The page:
The Progressive Nature Of Nail Fungus

The Progressive Nature Of Nail Fungus

Nail fungal infections can be characterized as a progressive condition that develops rather slowly and can be difficult to overcome. It is officially known as onychomycosis, and is characterized by thickened discolored nails, often flecked by white dots. The disease usually begins when debris enters the nail plate and causes it to become discolored. Infection of the toenails is much more common than the fingernails. In fact, it is estimated that toenail infections are roughly four to five times more common than fingernail infections. This is because toenails are more exposed to the moist, dark and warm environment on which fungus thrives. More than ten million Americans suffer from some form of nail fungus. Older individuals are more prone to developing nail fungal infections because their nails tend to grow thicker. It is estimated that by the time most individuals reach the age of 70, they will suffer from some kind of nail infection.

Nail fungal infections are progressive in nature. As fungi grow, it feeds on keratin, the material that skin is made up of. Nails are made of tough keratin protein. In most cases, the fungi responsible for toenail infections are known as dermatophytes. Other common nail fungal infection culprits include bacteria, mold, and yeast, although fungi remain the number one cause for infection. For most people who contract this stubborn condition, the toenail fungus establishes itself as a chronic condition. At times the symptoms of infection dissipate, but they may eventually return. Very rarely do nail fungal infections heal by themselves permanently. Even those individuals who lose their toenail due to injury or spontaneous drop off do not gain permanent relief from nail fungus. In most cases, the new toenail that grows in is also affected by fungus. In the most serious cases where the patient complains of severe pain or becomes immobilized due to the infection, surgical intervention may become necessary.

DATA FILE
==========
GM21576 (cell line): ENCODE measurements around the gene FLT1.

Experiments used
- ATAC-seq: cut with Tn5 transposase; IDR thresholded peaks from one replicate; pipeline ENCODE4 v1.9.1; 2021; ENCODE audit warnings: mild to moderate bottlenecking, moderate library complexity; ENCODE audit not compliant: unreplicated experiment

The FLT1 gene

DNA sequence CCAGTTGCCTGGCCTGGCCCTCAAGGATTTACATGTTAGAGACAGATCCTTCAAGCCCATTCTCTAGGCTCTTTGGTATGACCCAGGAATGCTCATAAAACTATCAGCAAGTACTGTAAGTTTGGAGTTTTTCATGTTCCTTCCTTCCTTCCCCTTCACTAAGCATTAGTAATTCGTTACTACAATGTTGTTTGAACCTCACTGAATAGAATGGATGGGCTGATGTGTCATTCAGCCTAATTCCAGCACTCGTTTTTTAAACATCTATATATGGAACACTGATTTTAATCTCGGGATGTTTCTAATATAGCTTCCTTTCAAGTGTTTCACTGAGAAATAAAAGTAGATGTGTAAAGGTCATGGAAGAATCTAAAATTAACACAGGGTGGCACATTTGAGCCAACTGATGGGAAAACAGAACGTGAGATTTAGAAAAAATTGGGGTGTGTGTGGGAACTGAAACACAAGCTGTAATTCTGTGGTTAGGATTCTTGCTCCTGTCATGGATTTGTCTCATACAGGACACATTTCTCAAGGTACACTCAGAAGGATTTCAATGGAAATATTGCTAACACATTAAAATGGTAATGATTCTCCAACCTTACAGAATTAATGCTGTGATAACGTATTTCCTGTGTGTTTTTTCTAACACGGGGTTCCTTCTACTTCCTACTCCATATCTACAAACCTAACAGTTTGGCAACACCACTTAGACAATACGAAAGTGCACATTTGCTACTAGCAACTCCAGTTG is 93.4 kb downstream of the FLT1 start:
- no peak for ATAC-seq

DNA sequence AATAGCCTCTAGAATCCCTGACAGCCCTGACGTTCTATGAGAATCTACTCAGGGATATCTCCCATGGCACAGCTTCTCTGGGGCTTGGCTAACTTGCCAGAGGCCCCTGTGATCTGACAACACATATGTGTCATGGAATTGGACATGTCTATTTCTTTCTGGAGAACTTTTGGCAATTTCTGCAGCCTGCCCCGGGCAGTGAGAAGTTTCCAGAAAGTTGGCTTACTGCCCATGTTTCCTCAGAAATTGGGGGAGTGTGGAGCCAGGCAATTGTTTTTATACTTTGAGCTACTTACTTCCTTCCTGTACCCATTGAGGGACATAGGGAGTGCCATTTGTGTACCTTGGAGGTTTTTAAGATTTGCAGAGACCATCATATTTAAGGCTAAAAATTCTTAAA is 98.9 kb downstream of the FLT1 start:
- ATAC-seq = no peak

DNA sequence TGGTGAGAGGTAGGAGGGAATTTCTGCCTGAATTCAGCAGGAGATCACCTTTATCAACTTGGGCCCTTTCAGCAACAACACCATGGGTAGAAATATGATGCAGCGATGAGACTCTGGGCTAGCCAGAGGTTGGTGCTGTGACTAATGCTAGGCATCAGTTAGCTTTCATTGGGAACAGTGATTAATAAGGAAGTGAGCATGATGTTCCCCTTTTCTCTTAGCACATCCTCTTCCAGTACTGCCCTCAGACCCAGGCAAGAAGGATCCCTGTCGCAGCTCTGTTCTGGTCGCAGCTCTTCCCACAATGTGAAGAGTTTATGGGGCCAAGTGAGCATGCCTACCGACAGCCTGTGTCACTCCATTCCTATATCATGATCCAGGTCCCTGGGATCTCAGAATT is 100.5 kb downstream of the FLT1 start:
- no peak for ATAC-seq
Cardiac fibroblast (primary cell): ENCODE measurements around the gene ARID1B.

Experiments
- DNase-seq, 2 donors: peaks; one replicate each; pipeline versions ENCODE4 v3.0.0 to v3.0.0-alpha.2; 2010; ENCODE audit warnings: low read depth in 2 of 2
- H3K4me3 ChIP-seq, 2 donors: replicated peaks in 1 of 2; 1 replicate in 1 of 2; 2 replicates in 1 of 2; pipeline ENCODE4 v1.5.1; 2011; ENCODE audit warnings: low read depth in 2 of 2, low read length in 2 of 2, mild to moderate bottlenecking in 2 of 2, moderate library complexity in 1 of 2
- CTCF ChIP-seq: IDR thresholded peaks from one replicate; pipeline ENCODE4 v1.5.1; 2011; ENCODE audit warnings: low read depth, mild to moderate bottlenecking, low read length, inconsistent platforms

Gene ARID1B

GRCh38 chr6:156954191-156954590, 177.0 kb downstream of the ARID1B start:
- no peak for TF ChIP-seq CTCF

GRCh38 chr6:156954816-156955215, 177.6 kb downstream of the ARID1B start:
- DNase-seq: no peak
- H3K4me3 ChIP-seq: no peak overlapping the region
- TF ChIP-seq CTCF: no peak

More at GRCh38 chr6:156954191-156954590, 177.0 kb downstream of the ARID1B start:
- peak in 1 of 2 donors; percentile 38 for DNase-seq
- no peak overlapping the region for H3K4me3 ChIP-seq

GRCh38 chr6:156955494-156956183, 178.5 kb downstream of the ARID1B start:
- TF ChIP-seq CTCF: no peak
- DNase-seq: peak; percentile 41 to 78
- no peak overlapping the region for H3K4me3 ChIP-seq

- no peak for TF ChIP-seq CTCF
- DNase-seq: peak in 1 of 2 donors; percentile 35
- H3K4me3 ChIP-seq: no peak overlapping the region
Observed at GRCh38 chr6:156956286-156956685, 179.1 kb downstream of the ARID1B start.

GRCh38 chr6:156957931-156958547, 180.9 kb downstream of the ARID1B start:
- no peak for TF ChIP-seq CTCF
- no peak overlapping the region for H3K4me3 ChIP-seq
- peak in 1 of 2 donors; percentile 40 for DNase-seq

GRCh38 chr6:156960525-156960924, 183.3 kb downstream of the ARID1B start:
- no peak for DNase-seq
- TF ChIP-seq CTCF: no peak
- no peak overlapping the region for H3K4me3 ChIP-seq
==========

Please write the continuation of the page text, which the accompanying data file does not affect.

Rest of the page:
Men are more likely to develop toenail fungi than women. This is because they tend to spend more time barefoot on wet public spaces. For instance, military personnel and athletes appear to be at greater risk of developing a nail fungal infection. This is because they are exposed the wet floors of showers, locker rooms, and public bathrooms. Women who visit nail salons regularly are more susceptible to developing fungal infections in their fingernails. Most people who develop nail fungal infections tend to have some predisposition, including compromised immune systems and a family history of fungal infections.

Currently, there exists no universally effective treatment for nail fungal infections. Prescription oral or topical medications may prove effective for some patients, but they have been linked to a host of undesirable side effects. For less advanced cases, simple home remedies may be able to provide temporary relief. Surgical intervention is another option for more serious cases. Visit your physician or dermatologist to seek appropriate treatment for your case. The progressive nature of nail fungal infections makes it a challenge to treat, but with persistence it can be adequately treated.